Data from the National Highway Traffic Safety Administration (NHTSA) estimates that around 4, 000 pedestrians are killed in motor vehicle accidents per year. Many more are severely injured and may suffer from either short- or long-term disability. What determines the difference between those that are just injured and those that suffer a fatality? The answer is often vehicle speed. Learn more about how the speed of a vehicle upon impact can affect a pedestrian’s risk of injury or death with help from the following information.
Increased Speed Heightens the Risk of Fatality
There are many disagreements about vehicle speed and the risk of fatality in pedestrian accidents – namely the specific speeds at which the risk of death and severe injury increase). However, there is a universally accepted truth: higher speeds increases the risk of fatality for pedestrians. As such, areas that are dense in human foot traffic tend to have lower speed limits (i.e. residential areas, business districts in major cities, etc.). These areas may also contain more safety provisions, such as crosswalks, extra traffic lights, and warning signs to notify drivers of pedestrian crossings. Sadly, some drivers either miss or refuse to heed them.
Study Finds Other Confounding Variables
While speed is one of the major contributing factors in the risk of death or serious injury to pedestrians, a study from the American Automobile Association (AAA) found other potential variables. These factors included:
Victim height and weight,
Vitim body mass index (BMI),
Vehicle curb weight, and
Vehicle bumper height.
The impact that these factors had on the overall risk of serious injury or death to victims were, in many cases, predictable. For example, elderly victims had a much higher risk of death or serious injury than young adults. Larger vehicles were also found to increase the risk of pedestrian death or serious injury. More specifically, SUVs and pickup trucks were more likely to result in serious injury or fatality than cars.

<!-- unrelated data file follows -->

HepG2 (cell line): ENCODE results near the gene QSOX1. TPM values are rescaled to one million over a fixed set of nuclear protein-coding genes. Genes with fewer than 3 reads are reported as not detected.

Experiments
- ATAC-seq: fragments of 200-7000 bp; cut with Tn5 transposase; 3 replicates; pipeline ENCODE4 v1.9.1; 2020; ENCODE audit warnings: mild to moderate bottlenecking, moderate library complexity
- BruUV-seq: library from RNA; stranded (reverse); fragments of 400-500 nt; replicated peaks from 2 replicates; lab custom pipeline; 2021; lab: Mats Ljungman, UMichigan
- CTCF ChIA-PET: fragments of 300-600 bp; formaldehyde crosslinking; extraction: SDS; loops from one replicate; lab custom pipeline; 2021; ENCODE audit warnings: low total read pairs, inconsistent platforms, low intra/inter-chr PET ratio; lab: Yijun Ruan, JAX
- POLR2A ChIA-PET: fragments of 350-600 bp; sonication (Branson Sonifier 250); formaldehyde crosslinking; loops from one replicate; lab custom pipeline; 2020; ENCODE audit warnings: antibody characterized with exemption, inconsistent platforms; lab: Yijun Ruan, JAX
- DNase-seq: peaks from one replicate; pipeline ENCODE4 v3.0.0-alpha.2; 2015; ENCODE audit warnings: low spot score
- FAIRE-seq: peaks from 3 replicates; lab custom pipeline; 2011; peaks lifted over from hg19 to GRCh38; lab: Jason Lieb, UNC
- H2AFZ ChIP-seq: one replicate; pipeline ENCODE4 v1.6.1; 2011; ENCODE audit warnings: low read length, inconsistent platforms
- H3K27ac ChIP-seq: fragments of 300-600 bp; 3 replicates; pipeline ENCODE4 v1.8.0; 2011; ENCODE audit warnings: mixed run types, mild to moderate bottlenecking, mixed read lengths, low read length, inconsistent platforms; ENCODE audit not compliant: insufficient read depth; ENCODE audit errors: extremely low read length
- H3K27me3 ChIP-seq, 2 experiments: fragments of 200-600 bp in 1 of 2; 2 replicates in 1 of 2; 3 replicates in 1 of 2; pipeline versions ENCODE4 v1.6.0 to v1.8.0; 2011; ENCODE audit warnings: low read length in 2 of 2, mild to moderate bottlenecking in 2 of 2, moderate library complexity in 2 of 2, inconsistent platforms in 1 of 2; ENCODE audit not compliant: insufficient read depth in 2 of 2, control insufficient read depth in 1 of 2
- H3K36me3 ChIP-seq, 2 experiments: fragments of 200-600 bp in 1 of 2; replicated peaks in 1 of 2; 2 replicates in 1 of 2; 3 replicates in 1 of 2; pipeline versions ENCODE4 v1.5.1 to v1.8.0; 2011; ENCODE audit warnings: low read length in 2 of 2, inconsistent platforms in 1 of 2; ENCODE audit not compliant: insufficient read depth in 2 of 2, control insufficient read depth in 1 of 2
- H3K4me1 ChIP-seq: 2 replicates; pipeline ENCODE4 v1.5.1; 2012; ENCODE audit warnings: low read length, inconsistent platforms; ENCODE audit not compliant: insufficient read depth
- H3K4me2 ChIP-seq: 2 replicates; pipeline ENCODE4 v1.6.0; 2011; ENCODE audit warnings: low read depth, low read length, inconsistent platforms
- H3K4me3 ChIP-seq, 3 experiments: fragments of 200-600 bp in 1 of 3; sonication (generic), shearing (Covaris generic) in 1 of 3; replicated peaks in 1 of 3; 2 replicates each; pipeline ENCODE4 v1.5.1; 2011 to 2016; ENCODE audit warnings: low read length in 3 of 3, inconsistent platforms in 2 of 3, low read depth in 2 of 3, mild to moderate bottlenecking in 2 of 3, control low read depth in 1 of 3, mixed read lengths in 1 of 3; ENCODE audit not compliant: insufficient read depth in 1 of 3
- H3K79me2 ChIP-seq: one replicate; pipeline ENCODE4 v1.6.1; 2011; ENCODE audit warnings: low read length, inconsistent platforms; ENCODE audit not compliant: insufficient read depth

Understanding Why the Data May Be Relevant
The data might seem irrelevant after the accident has occurred, but it could have a significant impact in the victim’s case. For example, a driver who was intoxicated by drugs or alcohol at the time of the accident may be held liable for increased damages, especially if their actions resulted in serious injury or death to the victim. In addition, the smaller stature or increased age of a victim may increase their medical costs or their risk of fatality, which could also increase the liability of an at-fault driver. For assistance in determining how various factors could impact your pedestrian injury case, contact an experienced personal injury lawyer.
Our Wisconsin Pedestrian Accident Attorneys Can Fight for You
When a victim experiences loss, they need an advocate who can stand up for their rights and protect their interests. This is the role that the Appleton pedestrian accident lawyers at Herrling Clark Law Firm, Ltd. assume. Seasoned advocates who are committed to getting you and your loved ones the compensation you deserve, we will be by your side, every step of the way. Learn more by scheduling a free consultation. Call 920-739-7366 today.